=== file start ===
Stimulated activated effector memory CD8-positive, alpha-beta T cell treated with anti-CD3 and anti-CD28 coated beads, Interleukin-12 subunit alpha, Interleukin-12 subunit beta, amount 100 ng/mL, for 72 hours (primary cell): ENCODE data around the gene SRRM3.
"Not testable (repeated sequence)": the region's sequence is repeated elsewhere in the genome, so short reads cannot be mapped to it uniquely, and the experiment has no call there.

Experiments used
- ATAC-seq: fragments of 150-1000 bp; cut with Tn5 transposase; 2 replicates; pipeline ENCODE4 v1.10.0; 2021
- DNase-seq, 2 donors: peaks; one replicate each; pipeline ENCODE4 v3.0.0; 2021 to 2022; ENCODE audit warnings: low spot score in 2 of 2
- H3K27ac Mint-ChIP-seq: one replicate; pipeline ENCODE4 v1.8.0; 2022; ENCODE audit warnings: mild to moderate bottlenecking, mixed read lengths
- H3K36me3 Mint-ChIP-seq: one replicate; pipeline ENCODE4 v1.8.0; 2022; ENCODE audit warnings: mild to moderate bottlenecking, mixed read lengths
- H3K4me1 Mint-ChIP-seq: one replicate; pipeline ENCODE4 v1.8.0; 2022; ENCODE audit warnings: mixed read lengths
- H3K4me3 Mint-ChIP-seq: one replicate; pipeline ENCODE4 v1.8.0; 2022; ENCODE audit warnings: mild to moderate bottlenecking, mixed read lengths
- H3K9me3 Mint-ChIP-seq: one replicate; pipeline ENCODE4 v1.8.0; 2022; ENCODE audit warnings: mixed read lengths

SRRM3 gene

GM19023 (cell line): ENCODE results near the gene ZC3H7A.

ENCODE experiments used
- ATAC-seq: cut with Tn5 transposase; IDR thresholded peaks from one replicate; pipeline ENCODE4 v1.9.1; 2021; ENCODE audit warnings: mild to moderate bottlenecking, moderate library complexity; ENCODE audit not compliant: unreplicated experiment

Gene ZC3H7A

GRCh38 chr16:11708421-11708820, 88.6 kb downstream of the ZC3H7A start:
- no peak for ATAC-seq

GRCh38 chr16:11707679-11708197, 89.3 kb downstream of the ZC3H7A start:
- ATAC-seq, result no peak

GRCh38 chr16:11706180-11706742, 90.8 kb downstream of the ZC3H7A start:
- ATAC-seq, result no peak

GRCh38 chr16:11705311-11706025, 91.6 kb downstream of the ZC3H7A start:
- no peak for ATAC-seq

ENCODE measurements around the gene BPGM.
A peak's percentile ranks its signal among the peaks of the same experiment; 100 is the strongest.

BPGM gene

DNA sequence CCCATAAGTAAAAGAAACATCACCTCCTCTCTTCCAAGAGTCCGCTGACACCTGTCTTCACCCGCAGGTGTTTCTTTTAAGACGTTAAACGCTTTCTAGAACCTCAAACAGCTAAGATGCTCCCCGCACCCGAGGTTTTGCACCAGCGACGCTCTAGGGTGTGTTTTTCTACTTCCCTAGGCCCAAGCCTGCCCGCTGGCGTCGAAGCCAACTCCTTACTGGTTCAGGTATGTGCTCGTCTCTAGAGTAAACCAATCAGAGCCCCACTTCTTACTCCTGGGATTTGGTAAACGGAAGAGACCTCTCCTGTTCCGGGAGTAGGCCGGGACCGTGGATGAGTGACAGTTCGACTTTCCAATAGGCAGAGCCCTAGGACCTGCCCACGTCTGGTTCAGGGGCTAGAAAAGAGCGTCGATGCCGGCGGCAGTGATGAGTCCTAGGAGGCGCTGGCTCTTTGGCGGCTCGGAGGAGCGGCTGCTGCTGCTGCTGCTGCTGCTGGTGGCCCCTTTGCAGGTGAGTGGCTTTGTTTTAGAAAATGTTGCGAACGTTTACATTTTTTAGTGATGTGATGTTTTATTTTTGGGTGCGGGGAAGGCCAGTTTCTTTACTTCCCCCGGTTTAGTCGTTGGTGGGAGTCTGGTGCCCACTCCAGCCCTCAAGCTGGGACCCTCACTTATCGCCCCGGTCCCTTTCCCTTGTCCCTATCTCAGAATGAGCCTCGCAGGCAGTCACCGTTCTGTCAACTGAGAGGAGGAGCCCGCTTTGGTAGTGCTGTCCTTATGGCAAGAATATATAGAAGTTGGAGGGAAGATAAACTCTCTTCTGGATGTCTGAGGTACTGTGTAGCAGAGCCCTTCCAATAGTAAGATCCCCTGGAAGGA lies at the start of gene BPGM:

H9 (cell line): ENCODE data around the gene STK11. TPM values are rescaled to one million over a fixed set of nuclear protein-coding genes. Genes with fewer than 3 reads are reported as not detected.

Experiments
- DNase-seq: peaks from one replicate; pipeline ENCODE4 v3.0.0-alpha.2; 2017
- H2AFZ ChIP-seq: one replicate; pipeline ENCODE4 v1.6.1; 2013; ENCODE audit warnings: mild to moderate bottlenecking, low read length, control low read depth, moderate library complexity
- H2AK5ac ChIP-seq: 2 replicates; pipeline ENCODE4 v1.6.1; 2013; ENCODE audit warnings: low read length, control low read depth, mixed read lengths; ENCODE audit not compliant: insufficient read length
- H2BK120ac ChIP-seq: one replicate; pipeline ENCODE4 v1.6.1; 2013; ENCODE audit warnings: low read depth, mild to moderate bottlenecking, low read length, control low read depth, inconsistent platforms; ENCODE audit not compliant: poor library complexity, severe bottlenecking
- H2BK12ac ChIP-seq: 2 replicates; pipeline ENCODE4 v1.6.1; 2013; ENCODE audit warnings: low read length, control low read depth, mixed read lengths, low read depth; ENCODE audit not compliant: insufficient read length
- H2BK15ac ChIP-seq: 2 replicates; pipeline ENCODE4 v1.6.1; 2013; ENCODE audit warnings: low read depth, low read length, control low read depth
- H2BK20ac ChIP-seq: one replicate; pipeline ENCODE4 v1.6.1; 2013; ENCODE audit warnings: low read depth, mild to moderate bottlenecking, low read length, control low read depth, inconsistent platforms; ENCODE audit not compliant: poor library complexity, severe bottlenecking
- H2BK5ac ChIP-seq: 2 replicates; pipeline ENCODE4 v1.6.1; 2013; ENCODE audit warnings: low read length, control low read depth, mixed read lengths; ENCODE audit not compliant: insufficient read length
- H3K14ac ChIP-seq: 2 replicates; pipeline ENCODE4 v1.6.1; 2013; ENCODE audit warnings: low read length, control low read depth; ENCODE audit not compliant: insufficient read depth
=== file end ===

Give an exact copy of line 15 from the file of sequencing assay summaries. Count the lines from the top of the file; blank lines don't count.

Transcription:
Gene ZC3H7A